Why should you care about the Farm Bill if you're not a farmer or live in a farm state? The short answer is: because you eat and the Farm Bill is really about how our food is grown, what kinds of food gets grown and who gets to eat it.

Every five years, Congress revisits and passes a massive but little understood legislation known as the Farm Bill. Originally conceived as an emergency bailout for millions of farmers and unemployed during the dark times of the Dust Bowl and Great Depression, the Farm Bill has snow-balled into one of the most—if not the most—significant forces affecting food, farming, and land-use in the United States. Over the decades its purpose has shifted from helping small family farmers survive hard times to providing massive corporate welfare payments to mega agribusiness farms. And only those benefiting from its largesse have orchestrated what went into each Farm Bill. Now things are changing as food justice activists, organic farming advocates and others lobbying for input into the next Farm Bill coming down the pike this fall.

On this episode of Locus Focus we are joined by Daniel Imhoff, author of Food Fight: The Citizen's Guide to the Next Food and Farm Bill, who will help us navigate the complexities of this little understood but extremely important legislation known as the Farm Bill.

Daniel Imhoff is a highly sought-after public speaker who lectures and conducts workshops on a variety of topics, from food and farming to environmental design and conservation. He has appeared on hundreds of national and regional radio and television programs, including CBS Sunday Morning, Science Friday, and West Coast Live. Dan is the president and co-founder of Watershed Media, a non-profit publishing house based in Healdsburg, California. His books include Building with Vision, Farming with the Wild, Paper or Plastic, The CAFO Reader: The Tragedy of Industrial Animal Factories, and many others. Dan’s books have gained national attention with coverage in the San Francisco Chronicle, Newsweek, the San Jose Mercury News, the Los Angeles Times, and the Chicago Tribune. He has testified before Congress and spoken at numerous conferences, corporate and government offices, and college campuses, including Stanford University, the University of Pennsylvania, Johns Hopkins School of Public Health, the University of California at Berkeley, and the Vermont Law School.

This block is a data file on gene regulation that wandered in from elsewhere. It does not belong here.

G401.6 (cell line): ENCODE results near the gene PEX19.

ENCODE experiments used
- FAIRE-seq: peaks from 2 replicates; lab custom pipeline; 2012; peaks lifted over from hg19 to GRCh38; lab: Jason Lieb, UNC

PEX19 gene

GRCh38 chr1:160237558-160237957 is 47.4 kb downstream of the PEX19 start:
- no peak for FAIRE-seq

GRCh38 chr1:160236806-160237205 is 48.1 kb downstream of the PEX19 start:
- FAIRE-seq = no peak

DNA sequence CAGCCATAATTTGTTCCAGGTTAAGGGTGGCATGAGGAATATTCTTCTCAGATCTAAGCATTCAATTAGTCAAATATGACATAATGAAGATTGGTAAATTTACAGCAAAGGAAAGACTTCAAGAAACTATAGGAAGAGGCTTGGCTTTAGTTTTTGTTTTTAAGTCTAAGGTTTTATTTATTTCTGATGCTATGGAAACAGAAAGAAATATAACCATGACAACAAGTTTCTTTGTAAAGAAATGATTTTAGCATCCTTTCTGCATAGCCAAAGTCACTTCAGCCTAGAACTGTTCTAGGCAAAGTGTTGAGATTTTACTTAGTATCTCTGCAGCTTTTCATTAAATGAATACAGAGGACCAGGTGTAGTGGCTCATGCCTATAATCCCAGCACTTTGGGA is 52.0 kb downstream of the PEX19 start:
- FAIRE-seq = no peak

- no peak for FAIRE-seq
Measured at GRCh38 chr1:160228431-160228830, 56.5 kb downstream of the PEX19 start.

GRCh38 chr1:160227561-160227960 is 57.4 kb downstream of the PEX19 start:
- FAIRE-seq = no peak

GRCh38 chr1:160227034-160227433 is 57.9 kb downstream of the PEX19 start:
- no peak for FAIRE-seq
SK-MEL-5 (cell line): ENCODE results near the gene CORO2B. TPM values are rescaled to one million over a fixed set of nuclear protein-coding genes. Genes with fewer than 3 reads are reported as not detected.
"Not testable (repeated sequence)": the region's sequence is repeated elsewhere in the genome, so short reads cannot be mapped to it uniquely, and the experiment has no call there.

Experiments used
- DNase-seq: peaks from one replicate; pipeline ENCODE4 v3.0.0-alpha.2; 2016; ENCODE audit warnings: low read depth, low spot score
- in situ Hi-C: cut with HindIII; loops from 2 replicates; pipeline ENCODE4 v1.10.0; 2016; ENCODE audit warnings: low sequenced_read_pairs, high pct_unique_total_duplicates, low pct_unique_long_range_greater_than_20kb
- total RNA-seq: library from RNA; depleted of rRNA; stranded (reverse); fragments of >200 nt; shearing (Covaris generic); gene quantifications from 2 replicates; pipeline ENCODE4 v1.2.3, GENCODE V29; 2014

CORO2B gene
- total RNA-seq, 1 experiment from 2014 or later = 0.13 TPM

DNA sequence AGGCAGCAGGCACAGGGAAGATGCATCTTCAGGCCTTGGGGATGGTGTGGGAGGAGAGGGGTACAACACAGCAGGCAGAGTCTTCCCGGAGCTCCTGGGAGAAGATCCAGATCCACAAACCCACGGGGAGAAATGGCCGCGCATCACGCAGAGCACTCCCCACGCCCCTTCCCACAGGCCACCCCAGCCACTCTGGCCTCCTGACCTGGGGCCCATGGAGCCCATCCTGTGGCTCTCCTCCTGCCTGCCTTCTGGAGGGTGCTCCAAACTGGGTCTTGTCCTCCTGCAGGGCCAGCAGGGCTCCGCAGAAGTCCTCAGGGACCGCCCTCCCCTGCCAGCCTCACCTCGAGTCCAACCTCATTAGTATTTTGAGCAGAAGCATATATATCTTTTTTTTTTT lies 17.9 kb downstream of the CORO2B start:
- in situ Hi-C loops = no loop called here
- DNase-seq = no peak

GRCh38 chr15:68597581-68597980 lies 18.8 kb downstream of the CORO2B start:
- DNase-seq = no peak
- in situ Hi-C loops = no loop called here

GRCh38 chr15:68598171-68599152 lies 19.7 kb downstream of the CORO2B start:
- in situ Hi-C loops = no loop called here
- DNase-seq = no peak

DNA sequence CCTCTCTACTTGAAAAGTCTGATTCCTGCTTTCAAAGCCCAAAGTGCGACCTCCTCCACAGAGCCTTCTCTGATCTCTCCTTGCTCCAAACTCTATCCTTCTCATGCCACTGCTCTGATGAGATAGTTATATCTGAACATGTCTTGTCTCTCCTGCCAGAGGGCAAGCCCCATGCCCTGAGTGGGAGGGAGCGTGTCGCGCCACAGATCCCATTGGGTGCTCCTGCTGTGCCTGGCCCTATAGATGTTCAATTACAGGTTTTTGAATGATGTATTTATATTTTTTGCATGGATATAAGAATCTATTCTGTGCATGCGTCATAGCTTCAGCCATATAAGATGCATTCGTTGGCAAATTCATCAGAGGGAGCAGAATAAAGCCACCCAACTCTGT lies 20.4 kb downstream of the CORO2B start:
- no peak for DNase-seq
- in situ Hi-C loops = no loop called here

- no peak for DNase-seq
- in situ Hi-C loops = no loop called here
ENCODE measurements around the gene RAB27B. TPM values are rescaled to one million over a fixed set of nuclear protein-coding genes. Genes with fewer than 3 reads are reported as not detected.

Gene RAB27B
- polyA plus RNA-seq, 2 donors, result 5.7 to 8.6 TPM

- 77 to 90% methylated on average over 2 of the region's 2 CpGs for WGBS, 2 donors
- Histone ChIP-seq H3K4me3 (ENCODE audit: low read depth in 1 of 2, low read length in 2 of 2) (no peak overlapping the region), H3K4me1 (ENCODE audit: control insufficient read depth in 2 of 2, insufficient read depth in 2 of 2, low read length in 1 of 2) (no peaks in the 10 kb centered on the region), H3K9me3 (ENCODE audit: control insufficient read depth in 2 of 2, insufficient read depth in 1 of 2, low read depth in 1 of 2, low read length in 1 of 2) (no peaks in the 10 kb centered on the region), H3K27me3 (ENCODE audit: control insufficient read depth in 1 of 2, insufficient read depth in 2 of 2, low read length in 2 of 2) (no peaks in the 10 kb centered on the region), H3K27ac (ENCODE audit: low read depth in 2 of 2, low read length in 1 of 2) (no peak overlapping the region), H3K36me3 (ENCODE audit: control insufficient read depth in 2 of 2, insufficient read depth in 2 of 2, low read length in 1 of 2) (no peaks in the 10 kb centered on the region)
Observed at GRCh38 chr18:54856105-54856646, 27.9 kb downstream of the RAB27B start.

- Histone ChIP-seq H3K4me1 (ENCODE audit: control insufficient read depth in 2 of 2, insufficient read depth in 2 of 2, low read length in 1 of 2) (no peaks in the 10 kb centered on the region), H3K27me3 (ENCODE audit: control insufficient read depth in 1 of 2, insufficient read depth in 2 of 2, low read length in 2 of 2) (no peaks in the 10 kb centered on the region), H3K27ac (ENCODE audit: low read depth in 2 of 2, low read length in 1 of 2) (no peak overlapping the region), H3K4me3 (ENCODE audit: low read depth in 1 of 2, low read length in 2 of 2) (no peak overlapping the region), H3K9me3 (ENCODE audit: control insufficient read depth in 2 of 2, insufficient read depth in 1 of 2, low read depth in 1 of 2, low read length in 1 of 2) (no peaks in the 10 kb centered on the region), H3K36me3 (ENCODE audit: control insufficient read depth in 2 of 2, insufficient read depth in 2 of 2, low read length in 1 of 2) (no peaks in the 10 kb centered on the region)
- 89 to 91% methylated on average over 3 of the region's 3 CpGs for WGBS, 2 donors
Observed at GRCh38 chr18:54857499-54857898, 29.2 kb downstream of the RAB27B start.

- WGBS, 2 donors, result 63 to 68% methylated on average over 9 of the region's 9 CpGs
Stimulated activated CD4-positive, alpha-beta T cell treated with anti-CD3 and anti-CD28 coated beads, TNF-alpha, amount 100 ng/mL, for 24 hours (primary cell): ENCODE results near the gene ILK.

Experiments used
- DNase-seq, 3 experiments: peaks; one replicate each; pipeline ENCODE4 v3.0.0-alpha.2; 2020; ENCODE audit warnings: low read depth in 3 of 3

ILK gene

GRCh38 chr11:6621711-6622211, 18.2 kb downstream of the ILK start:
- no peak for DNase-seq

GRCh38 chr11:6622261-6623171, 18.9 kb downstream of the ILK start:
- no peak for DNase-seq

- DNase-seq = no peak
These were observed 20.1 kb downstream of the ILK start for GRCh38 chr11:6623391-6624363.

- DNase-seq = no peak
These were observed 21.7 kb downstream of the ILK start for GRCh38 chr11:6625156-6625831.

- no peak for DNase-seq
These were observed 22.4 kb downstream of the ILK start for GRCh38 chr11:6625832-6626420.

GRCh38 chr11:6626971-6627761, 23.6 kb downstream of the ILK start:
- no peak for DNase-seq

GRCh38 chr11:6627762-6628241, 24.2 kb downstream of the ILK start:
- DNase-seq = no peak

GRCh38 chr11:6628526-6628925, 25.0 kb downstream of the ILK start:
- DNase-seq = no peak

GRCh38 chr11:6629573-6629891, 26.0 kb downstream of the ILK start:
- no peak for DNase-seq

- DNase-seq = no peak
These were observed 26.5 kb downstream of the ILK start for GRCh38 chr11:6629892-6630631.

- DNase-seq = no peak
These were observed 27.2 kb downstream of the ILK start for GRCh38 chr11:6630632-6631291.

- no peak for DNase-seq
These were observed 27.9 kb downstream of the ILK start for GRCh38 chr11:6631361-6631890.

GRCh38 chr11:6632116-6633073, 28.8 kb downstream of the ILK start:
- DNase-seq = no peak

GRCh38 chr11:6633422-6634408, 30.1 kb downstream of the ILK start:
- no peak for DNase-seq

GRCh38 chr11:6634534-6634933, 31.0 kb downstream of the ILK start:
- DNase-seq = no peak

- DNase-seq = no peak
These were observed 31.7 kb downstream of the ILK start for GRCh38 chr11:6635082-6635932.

He is the president and a co-founder of the Wild Farm Alliance, a ten-year-old national organization that works to promote agriculture systems that support and accommodate wild nature. Dan lives on a small homestead farm in Northern California. http://www.watershedmedia.org

Food Fight 2012: Why the Farm Bill Matters to All of Us

May 22, 2012 6:00 pm at the Ecotrust Building – 721 NW 9th Ave, Portland, OR

Join author Daniel Imhoff and Congressman Earl Blumenauer for a conversation about the Farm Bill, why it matters to you, and what you can do about it.

GARBOLOGY: Our Dirty Love Affair with Trash - An Interview with author Edward Humes

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Mon, 05/07/2012

What is America's largest export, most prodigious product and greatest legacy? It's our trash. Each of us in on track to toss 102 tons of garbage in the course of our lifetime. Our disposable plastic alone outweighs the entire U.S;. Navy. But we don't like to think about our trash. We send it on trains, trucks or barges to landfills  hundreds of miles from where the garbage was created. We don't have to see it, but in so many ways the disposable, non-biodegradable items that fill our trash are coming back to haunt us, in forms like the Great Pacific Garbage patch of plastic that threatens marine life and ultimately our own.